Zikopoulos et al. [101] reported a study on a 10-year experience concerning the treatment of subfertile women with IUAs by using a resectoscope or the Versapoint system that were divided into three categories depending on the stage: stage I (n = 6), stage II (n = 25) and stage III (n = 15). Twenty-one underwent adhesiolysis through resectoscope and twenty-six Versapoint. The overall procedures had a success rate of 93.5% after the first attempt, in 92.9% of the cases of oligo/amenorrhoea at presentation restoration being performed successfully in 9/9 for Versapoint and 4/5 resectoscope. The overall live delivery rates were 33.3%, 44.4%, and 46.7%, similar percentages being obtained in patients with no additional infertility factors (Versapoint—71.7% and resectoscope—60%). Half of the gestations (50%, n = 10) have ended up with a preterm delivery, from which in two women who delivered, a hysterectomy was conducted due to placenta accreta.

Stem Cell Therapy

Another, much more efficient, approach is that with stem cells due to their potential of multiplication as a stem cell in an undifferentiated form and to mature and differentiate, but also to produce various other types, such as totipotent, pluripotent, multipotent and unipotent cells [102].
In both experimental models [103,104,105,106,107] and humans [108,109,110,111] the regeneration of endometrium through a stem cell approach has been evaluated. Mesenchymal, bone-marrow-derived stem cells and menstrual blood-derived stromal cells were investigated in this context. For this, distinct methods such as transmyometrial administration to the subendometrial area [109], direct installation of stromal cells in the uterine cavity after endometrial scratching [111], and infusion in spiral arterioles through catheters [110] have been put in application, even stem cells arranged in spheroids for a rat model [107]. Thus, the first results were not long in coming. Five out of six women regained their menstruation once again, from those attaining endometrial thickness and regular menses conceiving not long after, one female even giving birth or had an ongoing pregnancy [109,110,111].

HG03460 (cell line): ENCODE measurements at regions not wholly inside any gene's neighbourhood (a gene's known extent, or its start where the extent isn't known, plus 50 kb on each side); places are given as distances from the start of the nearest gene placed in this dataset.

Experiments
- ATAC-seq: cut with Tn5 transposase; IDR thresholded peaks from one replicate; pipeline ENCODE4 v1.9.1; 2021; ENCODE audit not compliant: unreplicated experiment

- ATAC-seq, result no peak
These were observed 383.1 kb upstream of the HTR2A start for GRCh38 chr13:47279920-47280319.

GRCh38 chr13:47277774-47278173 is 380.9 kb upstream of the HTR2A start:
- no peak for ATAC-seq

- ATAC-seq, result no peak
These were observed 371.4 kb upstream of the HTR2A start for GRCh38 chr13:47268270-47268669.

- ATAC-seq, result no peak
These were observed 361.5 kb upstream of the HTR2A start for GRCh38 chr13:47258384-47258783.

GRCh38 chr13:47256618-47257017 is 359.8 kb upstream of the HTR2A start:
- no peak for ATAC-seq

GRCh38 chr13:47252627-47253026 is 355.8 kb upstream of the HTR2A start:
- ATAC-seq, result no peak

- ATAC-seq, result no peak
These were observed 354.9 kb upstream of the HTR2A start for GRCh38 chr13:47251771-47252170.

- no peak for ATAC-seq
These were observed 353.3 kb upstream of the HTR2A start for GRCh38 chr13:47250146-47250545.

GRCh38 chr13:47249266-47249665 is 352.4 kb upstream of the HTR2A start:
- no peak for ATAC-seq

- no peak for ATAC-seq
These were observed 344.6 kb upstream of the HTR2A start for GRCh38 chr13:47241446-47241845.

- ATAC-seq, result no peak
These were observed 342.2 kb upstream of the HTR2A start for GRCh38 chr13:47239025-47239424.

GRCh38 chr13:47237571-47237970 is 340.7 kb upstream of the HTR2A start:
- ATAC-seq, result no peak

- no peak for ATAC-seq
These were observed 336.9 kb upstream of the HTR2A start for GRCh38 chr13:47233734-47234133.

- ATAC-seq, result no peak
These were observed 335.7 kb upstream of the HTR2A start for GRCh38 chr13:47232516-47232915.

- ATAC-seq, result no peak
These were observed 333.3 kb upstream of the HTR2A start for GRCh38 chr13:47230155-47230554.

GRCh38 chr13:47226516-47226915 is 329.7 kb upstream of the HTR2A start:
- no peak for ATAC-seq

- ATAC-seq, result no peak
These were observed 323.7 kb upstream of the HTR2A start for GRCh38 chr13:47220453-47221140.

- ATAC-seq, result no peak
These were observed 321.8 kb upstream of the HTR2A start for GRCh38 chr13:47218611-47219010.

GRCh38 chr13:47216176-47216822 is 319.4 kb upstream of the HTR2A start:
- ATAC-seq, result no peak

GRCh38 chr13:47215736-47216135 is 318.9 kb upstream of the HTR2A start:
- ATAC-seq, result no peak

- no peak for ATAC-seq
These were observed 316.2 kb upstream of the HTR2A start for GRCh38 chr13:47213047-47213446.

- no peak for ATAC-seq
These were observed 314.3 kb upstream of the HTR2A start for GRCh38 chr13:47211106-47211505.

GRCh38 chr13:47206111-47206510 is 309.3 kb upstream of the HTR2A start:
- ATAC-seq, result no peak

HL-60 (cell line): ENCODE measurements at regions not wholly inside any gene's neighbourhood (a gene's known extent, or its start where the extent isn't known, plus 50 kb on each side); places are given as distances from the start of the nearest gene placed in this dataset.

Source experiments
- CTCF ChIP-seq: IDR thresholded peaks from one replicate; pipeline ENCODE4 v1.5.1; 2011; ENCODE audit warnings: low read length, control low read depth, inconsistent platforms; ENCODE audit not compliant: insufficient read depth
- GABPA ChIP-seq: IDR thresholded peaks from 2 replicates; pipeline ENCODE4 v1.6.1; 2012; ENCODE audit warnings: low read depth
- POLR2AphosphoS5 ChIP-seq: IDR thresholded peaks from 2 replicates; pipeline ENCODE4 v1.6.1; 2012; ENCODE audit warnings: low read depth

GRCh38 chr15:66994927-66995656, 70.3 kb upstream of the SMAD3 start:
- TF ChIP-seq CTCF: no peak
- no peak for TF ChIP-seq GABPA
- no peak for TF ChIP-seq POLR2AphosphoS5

In Table 4, we summarized studies on regenerative medicine and cell therapy having as scope treating injured endometrium or repairing thin endometrium and the related fertility rate effects.

1.4.2. Preventive Approaches of IUAs Occurrence

Intrauterine Balloon Stent

Is a mechanical device designed by Cook Medical Inc, Bloomington, USA, made of silicon with a triangular shape that molds to the shape of the uterine cavity and dedicated in preventing adhesions recurrence.
It was recently revealed a bacterial colonization following balloon uterine stent placement for 1 month. Of the 68 women initially included, eight were excluded, being demonstrated a bacterial colonization before surgery in contrast to nine women (30.0%) after 1 month in the stent group (10.0%). However, in the control group, 4 (13.3%) and 10 (33.3%) women had microscopic entities detected prior to and after 1 month after surgery [121].
A recent comparative analysis aimed to evaluate the efficacy of both intrauterine balloon and intrauterine contraceptive devices (IUDs) for the prevention of IUA reformation after hysteroscopic adhesiolysis. Only 162 continued the procedure because 39 cases dropped out. The results obtained by Lin et al. [122] in terms of efficiency are almost identical to the median adhesion score reduction, which was 7 for the balloon and IUD group, while the adhesion reformation rate was between 30 and 35% for the balloon and IUD group. Another study showed that a small number (n = 19; 25%) women present IUAs reformation after hysteroscopic adhesiolysis when an intrauterine suitable balloon was used. The figures were higher in the Foley balloon (n = 26; 35.1%) [123].